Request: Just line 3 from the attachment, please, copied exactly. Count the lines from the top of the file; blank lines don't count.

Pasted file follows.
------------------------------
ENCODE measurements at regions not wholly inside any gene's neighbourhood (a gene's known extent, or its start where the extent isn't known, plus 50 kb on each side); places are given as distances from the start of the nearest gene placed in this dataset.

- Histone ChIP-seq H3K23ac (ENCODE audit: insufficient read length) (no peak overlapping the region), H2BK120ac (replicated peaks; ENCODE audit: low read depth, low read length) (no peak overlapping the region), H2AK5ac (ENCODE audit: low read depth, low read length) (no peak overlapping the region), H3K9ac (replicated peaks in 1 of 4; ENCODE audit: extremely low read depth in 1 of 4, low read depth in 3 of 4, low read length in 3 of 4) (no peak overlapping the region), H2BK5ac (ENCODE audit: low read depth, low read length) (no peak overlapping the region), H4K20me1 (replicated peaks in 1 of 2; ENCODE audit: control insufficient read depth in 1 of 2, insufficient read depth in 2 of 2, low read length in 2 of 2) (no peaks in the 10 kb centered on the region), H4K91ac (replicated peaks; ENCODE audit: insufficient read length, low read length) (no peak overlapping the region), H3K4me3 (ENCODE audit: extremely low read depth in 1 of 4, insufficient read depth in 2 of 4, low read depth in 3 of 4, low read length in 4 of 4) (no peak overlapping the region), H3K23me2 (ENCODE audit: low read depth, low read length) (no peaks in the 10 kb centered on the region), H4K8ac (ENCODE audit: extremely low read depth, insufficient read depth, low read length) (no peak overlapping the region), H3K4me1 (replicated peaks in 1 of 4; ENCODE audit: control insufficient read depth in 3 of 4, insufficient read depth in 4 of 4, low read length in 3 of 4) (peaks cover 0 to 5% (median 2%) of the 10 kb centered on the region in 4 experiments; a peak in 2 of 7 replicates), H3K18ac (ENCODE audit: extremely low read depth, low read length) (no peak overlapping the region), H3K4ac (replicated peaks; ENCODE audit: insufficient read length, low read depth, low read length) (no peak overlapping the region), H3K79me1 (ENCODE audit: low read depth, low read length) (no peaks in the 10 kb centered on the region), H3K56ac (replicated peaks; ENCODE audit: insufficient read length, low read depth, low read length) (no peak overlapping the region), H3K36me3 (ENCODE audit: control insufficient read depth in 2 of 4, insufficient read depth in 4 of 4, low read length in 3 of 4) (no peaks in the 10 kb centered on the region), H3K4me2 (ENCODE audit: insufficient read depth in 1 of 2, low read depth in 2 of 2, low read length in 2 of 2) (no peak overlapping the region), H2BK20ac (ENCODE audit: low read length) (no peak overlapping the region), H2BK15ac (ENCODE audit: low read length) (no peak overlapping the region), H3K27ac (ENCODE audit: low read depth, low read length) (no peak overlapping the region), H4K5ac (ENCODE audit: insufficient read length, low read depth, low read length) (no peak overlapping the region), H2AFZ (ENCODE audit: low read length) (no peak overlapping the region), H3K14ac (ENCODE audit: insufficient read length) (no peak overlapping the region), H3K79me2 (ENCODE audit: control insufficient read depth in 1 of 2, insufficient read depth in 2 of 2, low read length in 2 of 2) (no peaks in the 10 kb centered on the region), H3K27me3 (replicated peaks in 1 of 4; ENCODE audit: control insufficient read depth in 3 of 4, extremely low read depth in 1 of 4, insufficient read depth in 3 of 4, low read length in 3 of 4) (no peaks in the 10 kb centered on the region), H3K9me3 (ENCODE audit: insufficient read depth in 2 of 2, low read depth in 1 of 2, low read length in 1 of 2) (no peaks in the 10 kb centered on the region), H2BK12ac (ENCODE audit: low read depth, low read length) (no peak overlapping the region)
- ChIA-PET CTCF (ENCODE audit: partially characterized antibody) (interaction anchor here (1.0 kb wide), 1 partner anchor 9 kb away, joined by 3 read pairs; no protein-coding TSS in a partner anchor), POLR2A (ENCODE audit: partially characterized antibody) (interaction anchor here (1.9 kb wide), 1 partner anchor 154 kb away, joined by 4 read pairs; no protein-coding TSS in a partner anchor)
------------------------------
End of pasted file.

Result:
- ChIA-PET CTCF (ENCODE audit: partially characterized antibody) (interaction anchor here (1.0 kb wide), 1 partner anchor 9 kb away, joined by 3 read pairs; no protein-coding TSS in a partner anchor), POLR2A (ENCODE audit: partially characterized antibody) (interaction anchor here (1.9 kb wide), 1 partner anchor 154 kb away, joined by 4 read pairs; no protein-coding TSS in a partner anchor)